A U.S. Air Force pilot flying an Afghan Air Force A-29 Super Tucano safely ejected before the aircraft crashed during a July 9 training flight in Afghanistan.
U.S. Forces-Afghanistan said the pilot was recovered after the crash. While the cause of the mishap is under investigation, preliminary indications show mechanical issues are to blame. USFOR-A did not disclose where the crash occurred.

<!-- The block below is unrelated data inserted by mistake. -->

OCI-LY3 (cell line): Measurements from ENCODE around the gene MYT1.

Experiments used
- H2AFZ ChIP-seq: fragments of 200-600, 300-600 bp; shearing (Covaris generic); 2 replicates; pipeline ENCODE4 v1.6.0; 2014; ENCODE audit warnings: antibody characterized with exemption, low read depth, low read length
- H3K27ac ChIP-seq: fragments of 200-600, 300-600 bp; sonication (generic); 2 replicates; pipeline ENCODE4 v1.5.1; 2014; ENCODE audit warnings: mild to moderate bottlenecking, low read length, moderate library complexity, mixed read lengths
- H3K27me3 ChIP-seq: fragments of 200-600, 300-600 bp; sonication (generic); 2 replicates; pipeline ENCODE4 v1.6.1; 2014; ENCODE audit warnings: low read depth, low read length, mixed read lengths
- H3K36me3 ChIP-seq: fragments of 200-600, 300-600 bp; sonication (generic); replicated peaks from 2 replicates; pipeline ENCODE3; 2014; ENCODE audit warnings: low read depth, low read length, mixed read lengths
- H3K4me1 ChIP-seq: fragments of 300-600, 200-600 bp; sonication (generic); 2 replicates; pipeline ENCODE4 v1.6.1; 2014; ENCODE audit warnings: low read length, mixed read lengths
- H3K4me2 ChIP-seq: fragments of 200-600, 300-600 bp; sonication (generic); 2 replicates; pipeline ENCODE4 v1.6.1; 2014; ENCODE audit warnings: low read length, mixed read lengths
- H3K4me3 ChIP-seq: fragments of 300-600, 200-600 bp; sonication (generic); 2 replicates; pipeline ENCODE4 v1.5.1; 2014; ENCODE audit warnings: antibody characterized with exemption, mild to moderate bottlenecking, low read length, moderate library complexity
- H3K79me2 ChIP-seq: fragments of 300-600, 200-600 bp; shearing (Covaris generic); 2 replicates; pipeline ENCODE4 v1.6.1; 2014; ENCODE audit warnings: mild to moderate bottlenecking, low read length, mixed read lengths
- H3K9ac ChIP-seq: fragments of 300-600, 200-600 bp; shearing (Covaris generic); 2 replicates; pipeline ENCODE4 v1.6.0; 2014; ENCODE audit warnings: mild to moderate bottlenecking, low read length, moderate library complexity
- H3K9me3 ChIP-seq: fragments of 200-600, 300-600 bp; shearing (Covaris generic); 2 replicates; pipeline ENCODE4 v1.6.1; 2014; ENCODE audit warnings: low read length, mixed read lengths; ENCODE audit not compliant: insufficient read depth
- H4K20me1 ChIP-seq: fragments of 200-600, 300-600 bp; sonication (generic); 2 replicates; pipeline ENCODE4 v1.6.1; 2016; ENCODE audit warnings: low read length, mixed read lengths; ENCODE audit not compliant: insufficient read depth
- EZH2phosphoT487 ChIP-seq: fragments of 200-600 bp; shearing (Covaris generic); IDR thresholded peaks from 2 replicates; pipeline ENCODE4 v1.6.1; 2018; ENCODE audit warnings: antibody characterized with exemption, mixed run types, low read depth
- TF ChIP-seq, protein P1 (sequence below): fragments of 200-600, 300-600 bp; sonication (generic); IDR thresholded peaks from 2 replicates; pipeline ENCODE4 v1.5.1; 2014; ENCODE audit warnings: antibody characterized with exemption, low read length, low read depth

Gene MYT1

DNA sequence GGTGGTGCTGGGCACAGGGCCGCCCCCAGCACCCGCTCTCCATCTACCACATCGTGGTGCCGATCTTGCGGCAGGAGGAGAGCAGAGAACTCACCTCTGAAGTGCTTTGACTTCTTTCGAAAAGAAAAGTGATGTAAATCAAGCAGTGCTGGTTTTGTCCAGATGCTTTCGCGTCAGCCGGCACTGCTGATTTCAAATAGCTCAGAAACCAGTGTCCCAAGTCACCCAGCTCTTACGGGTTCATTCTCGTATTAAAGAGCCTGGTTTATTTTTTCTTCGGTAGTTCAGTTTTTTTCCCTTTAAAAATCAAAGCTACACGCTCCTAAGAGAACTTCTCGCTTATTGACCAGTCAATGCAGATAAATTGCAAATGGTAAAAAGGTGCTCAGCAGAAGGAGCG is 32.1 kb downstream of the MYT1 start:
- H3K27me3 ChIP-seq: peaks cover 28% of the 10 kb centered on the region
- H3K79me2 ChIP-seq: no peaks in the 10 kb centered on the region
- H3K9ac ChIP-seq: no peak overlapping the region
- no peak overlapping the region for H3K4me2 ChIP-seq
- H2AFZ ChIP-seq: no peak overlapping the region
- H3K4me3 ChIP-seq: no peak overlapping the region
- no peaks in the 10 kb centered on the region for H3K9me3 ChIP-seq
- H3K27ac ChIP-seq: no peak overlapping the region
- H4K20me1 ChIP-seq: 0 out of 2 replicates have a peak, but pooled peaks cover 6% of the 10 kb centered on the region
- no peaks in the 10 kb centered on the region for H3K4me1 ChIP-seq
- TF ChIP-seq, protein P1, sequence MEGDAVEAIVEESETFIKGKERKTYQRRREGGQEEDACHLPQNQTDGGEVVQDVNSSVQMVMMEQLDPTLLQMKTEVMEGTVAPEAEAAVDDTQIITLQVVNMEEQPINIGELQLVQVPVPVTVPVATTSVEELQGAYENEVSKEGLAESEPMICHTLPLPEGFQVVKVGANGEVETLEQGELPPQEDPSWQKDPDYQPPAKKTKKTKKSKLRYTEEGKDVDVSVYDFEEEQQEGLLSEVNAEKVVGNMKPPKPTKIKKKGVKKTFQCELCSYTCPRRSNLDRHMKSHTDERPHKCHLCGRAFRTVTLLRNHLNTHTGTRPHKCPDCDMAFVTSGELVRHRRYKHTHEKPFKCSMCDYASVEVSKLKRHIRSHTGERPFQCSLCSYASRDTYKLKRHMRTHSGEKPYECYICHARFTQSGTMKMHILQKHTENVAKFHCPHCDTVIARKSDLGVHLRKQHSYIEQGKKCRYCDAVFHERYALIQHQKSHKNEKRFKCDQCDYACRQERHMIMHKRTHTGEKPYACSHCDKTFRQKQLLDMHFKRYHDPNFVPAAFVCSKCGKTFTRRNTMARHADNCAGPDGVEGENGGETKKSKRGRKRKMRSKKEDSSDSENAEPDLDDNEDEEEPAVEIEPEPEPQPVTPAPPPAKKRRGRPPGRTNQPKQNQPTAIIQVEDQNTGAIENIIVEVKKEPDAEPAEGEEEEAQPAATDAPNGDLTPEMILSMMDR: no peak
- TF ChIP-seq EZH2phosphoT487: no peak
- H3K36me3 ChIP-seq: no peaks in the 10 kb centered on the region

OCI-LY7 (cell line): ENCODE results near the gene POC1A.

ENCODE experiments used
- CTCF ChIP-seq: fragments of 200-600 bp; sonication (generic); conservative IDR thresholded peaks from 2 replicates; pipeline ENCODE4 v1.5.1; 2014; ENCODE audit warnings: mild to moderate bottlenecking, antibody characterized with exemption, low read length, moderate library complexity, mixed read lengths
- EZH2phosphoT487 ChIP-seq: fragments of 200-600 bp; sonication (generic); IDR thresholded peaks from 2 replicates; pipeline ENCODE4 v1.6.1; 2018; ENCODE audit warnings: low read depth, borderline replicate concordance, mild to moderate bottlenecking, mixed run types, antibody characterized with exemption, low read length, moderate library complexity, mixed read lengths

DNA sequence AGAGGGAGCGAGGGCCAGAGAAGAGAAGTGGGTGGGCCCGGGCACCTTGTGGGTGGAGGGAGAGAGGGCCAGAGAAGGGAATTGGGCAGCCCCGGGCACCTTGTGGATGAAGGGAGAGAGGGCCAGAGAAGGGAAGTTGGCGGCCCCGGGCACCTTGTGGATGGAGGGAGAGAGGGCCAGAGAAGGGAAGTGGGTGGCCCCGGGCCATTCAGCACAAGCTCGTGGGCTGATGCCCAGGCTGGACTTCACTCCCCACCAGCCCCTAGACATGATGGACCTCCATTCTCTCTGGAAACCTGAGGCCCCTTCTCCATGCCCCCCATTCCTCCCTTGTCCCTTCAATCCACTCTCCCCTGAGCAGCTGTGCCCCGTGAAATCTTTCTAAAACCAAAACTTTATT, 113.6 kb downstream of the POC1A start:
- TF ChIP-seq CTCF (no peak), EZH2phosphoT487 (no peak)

The turboprop A-29, provided by Embraer and Sierra Nevada Corp., is the Afghan Air Force’s main light attack aircraft used for close air support. A-29s have two seats, but can be flown by one pilot.
USAF leads Kabul-based train, advise, and assist efforts that are building up the AAF’s capabilities in the A-29. Afghan forces have 25 A-29s in-country, with 10 more at Moody Air Force Base, Ga., for training. Nearly 30 Afghan pilots are qualified to fly the airframe.
This is the first A-29 crash since a pilot died in a June 22, 2018 incident near Holloman Air Force Base, N.M., during the Air Force’s own experiment with light attack aircraft.